|Photo credit: Reid’s iPhone|
When I saw this gypsum wall panel from the Ancient Assyria exhibit at the British Museum last year I was absolutely blown away. How could you not love this guy? He’s got the full package including a flawless fauxhawk, perfectly man-scaped facial hair, exaggerated upper body musculature and a steely-eyed stare that would intimidate anyone and everything. Even his accessories are spot-on: custom robes, choker, wrist bands, biceps bands, and a pair of sweet daggers.
I’ve read several theories about who this guy was, but the best one says this is an image of Nisroch. Nisroch was the deity that King Sennacherib of Assyria worshipped  after running rough-shod over the Kingdom of Judah. But I didn’t need to know any of those details to be an instant fan and immediately make this image the home screen on my phone.
Call it a personal character flaw if you like, but there really is something innate that makes humans easily awed. We are highly visual creatures, and iconography is therefore very powerful. It’s not difficult to see how an Assyrian peasant or soldier would readily count Nisroch among the gods that he worshipped. Ancient Israel was just as easily impressed: the first of the ten commandments starts with “thou shalt have no other gods before me” and the second goes on to forbid any graven images. The Israelites were expressly forbidden to “bow down thyself to them, [or] serve them.”
It seems that idolatry was the great Achilles’ heel of ancient Israel. The Old Testament reads like a lengthy chronicle of the Lord trying to pull His people back from the brink of destruction brought on by this idolatry. Yet idolatry is as prevalent now as it was in the past. The Lord was speaking about the modern era when He warned that idolatry was carrying us closer to the brink.
They seek not the Lord to establish his righteousness, but every man walketh in his own way, and after the image of his own god, whose image is in the likeness of the world, and whose substance is that of an idol, which waxeth old and shall perish in Babylon, even Babylon the great, which shall fall. (D&C 1:16)
The rituals of worship and the pantheon of gods that are being worshipped have changed over the millennia. But whether it’s Nisroch, or our latest iteration of a god created in our own image, modern idols still receive a lot of mankind’s resources, time, energy, and veneration. If idols insert themselves before God on our list of priorities, it doesn’t really matter if they are base idols (greed, lust, power, hedonism) or noble ones (health, education, family, etc). 
It is argued all the time that our God has a great inferiority complex in demanding primacy in our devotion and worship. I don’t see it that way, but instead see the simple inability of the gods of the modern pantheon to save us. In this regard, things haven’t changed at all since Assyrian times. In spite of the awesome power of the Assyrian army, the siege of Jerusalem somehow failed and 185,000 Assyrians woke up dead. Sennacherib was forced back to Ninevah to invoke his gods in ornate temples adorned with the loot of his conquests. It is intriguing to wonder about the splendor of the icon that loomed over Sennacherib in the Temple of Nisroch, when his sons interrupted his worship to kill him (2 Kings 19:37; Isaiah 37:38). Though Nisroch didn’t come through in the end for King Sennacherib, his image still makes a cool home screen for your phone.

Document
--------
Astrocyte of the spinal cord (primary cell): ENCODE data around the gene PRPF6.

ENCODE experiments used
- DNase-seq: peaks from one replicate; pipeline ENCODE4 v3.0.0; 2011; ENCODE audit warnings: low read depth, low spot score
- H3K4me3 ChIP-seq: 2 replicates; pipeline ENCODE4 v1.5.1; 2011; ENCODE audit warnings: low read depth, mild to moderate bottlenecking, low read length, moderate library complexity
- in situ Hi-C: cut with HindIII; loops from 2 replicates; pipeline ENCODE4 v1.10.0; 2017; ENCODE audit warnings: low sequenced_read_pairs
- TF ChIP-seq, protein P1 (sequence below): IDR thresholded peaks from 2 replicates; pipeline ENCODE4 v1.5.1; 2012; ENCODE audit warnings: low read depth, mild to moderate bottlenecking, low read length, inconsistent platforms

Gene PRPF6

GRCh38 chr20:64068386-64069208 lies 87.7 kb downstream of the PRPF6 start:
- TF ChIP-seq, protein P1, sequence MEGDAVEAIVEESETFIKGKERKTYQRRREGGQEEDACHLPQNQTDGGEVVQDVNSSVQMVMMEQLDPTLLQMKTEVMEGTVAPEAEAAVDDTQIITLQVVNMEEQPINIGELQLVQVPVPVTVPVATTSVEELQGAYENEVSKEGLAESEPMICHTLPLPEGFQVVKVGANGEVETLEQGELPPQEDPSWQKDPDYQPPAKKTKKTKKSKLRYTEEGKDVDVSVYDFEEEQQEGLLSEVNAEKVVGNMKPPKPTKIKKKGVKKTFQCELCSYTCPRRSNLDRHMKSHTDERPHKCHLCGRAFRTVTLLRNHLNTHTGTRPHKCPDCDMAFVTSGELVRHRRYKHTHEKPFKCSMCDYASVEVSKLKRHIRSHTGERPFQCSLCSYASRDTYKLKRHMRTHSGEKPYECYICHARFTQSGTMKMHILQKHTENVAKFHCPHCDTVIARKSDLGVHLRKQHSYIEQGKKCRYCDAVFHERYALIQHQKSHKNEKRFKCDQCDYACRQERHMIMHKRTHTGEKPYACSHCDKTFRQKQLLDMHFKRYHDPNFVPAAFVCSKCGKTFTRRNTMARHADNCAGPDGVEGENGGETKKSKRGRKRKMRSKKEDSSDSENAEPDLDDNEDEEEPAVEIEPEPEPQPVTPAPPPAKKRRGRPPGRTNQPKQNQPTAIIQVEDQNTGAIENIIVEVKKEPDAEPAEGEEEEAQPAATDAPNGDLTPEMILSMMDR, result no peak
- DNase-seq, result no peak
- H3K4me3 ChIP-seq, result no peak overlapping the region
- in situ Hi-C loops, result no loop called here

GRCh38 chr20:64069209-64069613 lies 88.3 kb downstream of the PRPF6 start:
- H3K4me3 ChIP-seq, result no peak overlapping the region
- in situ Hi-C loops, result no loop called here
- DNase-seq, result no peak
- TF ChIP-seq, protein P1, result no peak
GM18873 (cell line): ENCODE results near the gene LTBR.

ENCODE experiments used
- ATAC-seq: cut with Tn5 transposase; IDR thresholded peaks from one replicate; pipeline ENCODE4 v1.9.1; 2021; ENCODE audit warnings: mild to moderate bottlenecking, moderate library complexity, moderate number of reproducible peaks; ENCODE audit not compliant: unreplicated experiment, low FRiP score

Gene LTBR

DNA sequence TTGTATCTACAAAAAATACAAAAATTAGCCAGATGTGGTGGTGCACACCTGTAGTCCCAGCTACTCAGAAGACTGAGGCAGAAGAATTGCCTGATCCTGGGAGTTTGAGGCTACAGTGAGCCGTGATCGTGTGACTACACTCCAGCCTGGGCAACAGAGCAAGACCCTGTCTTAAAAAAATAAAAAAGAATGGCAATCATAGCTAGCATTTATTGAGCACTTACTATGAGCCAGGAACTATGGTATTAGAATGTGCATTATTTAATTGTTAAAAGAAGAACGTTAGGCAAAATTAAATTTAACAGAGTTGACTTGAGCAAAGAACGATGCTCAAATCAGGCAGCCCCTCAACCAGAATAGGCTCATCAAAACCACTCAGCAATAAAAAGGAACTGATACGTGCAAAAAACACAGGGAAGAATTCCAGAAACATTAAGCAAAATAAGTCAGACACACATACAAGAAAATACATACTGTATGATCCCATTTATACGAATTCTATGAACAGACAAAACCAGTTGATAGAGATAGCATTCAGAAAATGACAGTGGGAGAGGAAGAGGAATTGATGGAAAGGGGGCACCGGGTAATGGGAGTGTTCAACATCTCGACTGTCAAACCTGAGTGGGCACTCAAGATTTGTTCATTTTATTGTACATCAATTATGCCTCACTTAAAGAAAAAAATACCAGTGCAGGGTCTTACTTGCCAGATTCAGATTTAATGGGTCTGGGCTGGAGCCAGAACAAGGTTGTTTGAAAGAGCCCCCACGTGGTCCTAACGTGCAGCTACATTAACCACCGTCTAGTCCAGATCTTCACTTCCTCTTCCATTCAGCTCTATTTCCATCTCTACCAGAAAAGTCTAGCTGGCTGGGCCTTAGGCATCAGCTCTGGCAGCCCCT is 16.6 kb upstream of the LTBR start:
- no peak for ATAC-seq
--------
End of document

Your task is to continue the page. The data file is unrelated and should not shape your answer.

There are accounts in 2 Kings and Isaiah that also refer to Nisroch. Philological arguments link Nisroch to Nusku, Assyrian god of fire that served as the messenger of Ashur. Ashur was one of the principle Assyrian deities and also had an eagle-man form. Nusku was said to be the god appointed by Ashur to aide the Assyrian king in overthrowing his enemies. This likely explains why Sennacherib was in the temple of Nisroch rather than the temple of Ashur when he met his well-deserved demise.
 The Taylor Prism gives Sennacherib’s own account of his spoils in this war (here).
 This GC talk by Dallin H. Oaks that speaks to this issue. C. S. Lewis also wrote extensively on modern iterations of the age-old problem of idolatry:
“Brass is mistaken for gold more easily than clay is.” – C. S. Lewis, The Great Divorce
“It’s not out of bad mice or bad fleas you make demons, but out of bad archangels. The false religion of lust is baser than the false religion of mother-love, or patriotism, or art: but lust is less likely to be made into a religion.” – C. S. Lewis, The Great Divorce